When I talk to designers, artists, and makers, one of the questions I often get about Instagram is, “what am I supposed to be posting?” (The other major question I get is “how do I convert all those likes to purchases?” which I’ll be tackling in a future blog post.)
The reality is, when it comes to using Instagram as a marketing tool, artists, makers, and designers actually have it much easier than other types of online businesses. That’s because images of your work should be the majority of your Instagram content strategy.
Now, I realize that the idea of posting only (or even mostly) images of your own work on Instagram makes some of you uncomfortable. You’re worried about being overly promotional or that you don’t make enough to consistently post on Instagram.
I’m going to tackle a few of those concerns in a moment. But first, I want to give you three reasons why your Instagram posts should be mostly your work if you’re a maker, artist, or designer:
1. Your work gives you a steady stream of content.
If you’re a maker or artist selling online, then your #1 priority is to make and photograph your work. Without that, you have nothing to sell. And if you’re making a photographing your work consistently, then you should have plenty of things to share on Instagram.
In fact, I’d go so far as to argue that non-visual business owners are jealous of us and our easy to come by Instagram content. When I talk to friends in the coach, consultant, and thought leader space, they have to work harder to make Instagram into a valuable marketing strategy. That’s because they don’t automatically have visuals directly related to their business.
When you’re a maker, artist, or designer, the answer to “what should I post today?” is so much easier. The answer is almost always your own work. (And no, it doesn’t have to be new work. More on that in a minute.)
2. It creates consistency.
I understand the impulse many makers have to post more than just your own work. You’re worried about boring or bombarding people with what you make, not to mention the fact that there are plenty of Instagram accounts that are really just about a lifestyle. So you post your product one day, a picture of a flower the next, and your cat on the third.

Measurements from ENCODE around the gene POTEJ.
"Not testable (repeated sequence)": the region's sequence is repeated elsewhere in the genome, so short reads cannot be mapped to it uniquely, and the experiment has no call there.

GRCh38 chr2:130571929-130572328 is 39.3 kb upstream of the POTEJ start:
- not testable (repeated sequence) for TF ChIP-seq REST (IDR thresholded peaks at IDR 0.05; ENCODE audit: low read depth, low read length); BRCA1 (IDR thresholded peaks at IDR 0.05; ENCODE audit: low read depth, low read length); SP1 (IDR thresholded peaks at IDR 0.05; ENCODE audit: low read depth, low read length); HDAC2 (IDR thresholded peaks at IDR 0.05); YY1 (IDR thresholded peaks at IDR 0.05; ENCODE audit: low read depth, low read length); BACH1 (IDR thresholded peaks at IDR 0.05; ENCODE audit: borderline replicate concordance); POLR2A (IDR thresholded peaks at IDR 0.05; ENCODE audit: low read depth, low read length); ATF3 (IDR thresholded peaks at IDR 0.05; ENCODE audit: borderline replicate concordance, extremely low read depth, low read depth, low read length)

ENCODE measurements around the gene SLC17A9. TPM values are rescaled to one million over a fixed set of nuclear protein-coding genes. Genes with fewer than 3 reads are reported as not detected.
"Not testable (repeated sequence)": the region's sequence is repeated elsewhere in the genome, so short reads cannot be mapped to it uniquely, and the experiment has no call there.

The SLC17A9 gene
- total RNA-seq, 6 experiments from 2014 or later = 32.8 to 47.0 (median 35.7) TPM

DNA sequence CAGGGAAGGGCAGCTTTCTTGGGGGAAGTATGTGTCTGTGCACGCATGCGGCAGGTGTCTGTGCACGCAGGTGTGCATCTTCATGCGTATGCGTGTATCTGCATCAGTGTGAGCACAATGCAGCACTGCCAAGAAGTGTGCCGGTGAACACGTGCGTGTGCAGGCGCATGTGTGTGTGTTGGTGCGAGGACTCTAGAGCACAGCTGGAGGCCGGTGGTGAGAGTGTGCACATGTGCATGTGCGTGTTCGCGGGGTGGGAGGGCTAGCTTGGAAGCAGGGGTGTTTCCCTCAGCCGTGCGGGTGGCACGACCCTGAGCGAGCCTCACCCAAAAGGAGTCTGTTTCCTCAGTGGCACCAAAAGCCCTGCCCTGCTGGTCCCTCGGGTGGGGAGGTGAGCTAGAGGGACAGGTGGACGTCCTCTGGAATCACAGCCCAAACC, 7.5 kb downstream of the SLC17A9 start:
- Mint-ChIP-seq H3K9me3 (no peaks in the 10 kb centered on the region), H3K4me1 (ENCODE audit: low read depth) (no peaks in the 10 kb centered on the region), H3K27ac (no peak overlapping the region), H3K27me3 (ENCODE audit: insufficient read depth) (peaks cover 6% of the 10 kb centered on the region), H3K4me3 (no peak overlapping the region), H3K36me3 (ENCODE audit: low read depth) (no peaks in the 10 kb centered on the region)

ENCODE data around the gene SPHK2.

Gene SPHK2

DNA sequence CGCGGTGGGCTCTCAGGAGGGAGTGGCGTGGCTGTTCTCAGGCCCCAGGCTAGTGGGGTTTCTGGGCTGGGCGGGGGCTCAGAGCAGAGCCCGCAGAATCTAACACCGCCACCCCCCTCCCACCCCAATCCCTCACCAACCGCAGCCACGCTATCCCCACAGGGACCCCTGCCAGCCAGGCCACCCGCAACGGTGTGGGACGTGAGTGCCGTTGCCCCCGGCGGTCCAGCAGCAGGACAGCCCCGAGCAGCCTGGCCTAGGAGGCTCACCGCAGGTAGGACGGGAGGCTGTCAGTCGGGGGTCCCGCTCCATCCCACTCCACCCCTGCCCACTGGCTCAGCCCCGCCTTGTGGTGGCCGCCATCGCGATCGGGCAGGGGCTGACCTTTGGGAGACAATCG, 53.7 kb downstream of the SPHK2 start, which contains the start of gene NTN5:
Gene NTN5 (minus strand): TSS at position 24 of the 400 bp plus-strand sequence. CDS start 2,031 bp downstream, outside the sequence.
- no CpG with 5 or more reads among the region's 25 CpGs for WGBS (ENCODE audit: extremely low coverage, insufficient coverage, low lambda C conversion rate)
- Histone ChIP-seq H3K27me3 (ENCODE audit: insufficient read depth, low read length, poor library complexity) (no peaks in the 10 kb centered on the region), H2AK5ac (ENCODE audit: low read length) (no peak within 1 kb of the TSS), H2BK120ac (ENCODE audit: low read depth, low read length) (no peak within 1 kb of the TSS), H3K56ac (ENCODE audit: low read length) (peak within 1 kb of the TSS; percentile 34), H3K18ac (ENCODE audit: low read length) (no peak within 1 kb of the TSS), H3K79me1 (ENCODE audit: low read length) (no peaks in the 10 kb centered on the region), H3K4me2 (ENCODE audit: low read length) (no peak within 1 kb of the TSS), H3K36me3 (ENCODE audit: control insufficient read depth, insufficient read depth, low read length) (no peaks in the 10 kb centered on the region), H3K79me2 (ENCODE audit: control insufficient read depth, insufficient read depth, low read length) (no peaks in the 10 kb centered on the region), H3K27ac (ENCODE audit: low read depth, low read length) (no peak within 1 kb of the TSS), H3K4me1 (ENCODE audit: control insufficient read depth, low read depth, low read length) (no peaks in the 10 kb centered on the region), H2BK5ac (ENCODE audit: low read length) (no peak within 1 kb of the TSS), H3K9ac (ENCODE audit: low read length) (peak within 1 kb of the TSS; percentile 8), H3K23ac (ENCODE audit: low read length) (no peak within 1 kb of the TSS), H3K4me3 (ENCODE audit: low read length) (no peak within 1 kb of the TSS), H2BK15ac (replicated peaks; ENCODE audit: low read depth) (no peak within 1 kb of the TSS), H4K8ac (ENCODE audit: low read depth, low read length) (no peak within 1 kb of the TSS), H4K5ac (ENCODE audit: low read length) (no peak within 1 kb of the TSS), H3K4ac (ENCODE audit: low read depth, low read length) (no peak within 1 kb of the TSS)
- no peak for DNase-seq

Putting aside the fact that cat pictures do tend to get a lot of likes, it’s confusing. Imagine if you used this strategy with your email marketing. One week you send out an email about your product, then the next you’re talking about flowers, and then you follow that up with how much you love your cat. (Or, in my case, how annoyed you are with the neighbor’s cat that always wanders through your yard.) It’s confusing. And confusion is not the way to build a consistent brand.
Sure, there are some ways to increase consistency with different subject matters on Instagram. (Like always applying the same filter to your images.) But, assuming you have a consistent body of work that you’re selling (which you should if you’re hoping to be successful) then it’s so much easier to be consistent simply by regularly posting your own work.
3. It ensures you’re building an audience who’s there because they love your work.
At the end of the day, if you’re using Instagram as a marketing tool for your business, then your goal is to try and sell your work. (If you’re just using Instagram for personal use, then this whole post doesn’t actually apply to you.) And the only way to sell your work using Instagram is to first build an audience of people who love what you’re selling.
If you post lots of other types of content, even if those photos are amazing, you aren’t necessarily building an audience of people who love your product. You’re just building an audience who wants to look at pretty pictures.
When you post mostly your work, it’s no surprise to a potential follower what you do. They know they’re going to see mostly your work, so they’re only going to follow you if that’s what they want to see.
Posting only (or mostly) your own work may mean your Instagram feed grows more slowly. (Though I know plenty of artists and makers who pretty much only post their own work and have built large followings – Marta Spendowska, Emilie Shapiro, and Clay Canoe are a few of my faves.) But it’s better to have a smaller following that’s deeply passionate about your work than to have a giant following of people who just like your pictures of avocado toast.
How to post your own work without feeling overly promotional.
Now, you may understand why logically you should be posting your work. But you may still be hesitating because you don’t want to seem overly promotional or always seem like you’re just saying, “hey, buy my work!” And your fears aren’t totally unwarranted. No one wants to follow an Instagram profile that feels like one giant commercial.
So here are a few tips for posting your own work in a way that feels natural and not spammy:
1. Use high quality images but conversational copy.
This is the rule that I live by on my own Instagram profile. So many times, I see that makers, artists, and designers don’t know what to say when they post an image of their work, so they end up writing a glorified product description or trying to “sell” the work in every post.